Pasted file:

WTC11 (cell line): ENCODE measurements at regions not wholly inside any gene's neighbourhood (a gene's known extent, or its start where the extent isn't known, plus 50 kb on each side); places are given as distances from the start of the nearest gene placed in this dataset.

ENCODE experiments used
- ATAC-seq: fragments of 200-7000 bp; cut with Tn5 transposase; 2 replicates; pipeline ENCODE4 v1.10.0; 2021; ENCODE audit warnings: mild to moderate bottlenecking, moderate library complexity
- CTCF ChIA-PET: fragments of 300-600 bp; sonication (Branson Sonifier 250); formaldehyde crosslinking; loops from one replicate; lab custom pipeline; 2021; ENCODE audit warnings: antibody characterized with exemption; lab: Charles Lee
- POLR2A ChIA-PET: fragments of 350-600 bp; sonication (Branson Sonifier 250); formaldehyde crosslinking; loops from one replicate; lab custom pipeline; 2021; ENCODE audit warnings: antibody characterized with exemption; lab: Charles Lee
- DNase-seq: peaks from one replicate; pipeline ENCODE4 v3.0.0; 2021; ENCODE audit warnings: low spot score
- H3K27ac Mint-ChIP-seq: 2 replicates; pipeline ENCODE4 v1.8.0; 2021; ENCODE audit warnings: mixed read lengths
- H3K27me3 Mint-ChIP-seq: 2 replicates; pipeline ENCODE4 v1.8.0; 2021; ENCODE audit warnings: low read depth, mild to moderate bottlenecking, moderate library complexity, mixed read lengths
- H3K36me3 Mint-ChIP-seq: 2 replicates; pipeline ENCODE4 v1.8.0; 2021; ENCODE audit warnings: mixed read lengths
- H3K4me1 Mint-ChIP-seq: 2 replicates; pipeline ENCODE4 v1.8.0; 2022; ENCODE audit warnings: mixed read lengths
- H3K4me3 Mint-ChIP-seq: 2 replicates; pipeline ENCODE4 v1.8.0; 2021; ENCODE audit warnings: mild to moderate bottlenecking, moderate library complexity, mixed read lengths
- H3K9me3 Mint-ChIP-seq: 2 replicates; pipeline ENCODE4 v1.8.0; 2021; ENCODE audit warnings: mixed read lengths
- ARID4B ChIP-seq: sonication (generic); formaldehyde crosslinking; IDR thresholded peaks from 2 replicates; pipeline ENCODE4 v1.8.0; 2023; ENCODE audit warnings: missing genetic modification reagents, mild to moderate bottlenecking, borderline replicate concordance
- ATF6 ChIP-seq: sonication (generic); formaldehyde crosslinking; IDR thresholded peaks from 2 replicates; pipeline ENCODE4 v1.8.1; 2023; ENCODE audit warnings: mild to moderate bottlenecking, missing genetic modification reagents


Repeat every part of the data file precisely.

WTC11 (cell line): ENCODE measurements at regions not wholly inside any gene's neighbourhood (a gene's known extent, or its start where the extent isn't known, plus 50 kb on each side); places are given as distances from the start of the nearest gene placed in this dataset.

ENCODE experiments used
- ATAC-seq: fragments of 200-7000 bp; cut with Tn5 transposase; 2 replicates; pipeline ENCODE4 v1.10.0; 2021; ENCODE audit warnings: mild to moderate bottlenecking, moderate library complexity
- CTCF ChIA-PET: fragments of 300-600 bp; sonication (Branson Sonifier 250); formaldehyde crosslinking; loops from one replicate; lab custom pipeline; 2021; ENCODE audit warnings: antibody characterized with exemption; lab: Charles Lee
- POLR2A ChIA-PET: fragments of 350-600 bp; sonication (Branson Sonifier 250); formaldehyde crosslinking; loops from one replicate; lab custom pipeline; 2021; ENCODE audit warnings: antibody characterized with exemption; lab: Charles Lee
- DNase-seq: peaks from one replicate; pipeline ENCODE4 v3.0.0; 2021; ENCODE audit warnings: low spot score
- H3K27ac Mint-ChIP-seq: 2 replicates; pipeline ENCODE4 v1.8.0; 2021; ENCODE audit warnings: mixed read lengths
- H3K27me3 Mint-ChIP-seq: 2 replicates; pipeline ENCODE4 v1.8.0; 2021; ENCODE audit warnings: low read depth, mild to moderate bottlenecking, moderate library complexity, mixed read lengths
- H3K36me3 Mint-ChIP-seq: 2 replicates; pipeline ENCODE4 v1.8.0; 2021; ENCODE audit warnings: mixed read lengths
- H3K4me1 Mint-ChIP-seq: 2 replicates; pipeline ENCODE4 v1.8.0; 2022; ENCODE audit warnings: mixed read lengths
- H3K4me3 Mint-ChIP-seq: 2 replicates; pipeline ENCODE4 v1.8.0; 2021; ENCODE audit warnings: mild to moderate bottlenecking, moderate library complexity, mixed read lengths
- H3K9me3 Mint-ChIP-seq: 2 replicates; pipeline ENCODE4 v1.8.0; 2021; ENCODE audit warnings: mixed read lengths
- ARID4B ChIP-seq: sonication (generic); formaldehyde crosslinking; IDR thresholded peaks from 2 replicates; pipeline ENCODE4 v1.8.0; 2023; ENCODE audit warnings: missing genetic modification reagents, mild to moderate bottlenecking, borderline replicate concordance
- ATF6 ChIP-seq: sonication (generic); formaldehyde crosslinking; IDR thresholded peaks from 2 replicates; pipeline ENCODE4 v1.8.1; 2023; ENCODE audit warnings: mild to moderate bottlenecking, missing genetic modification reagents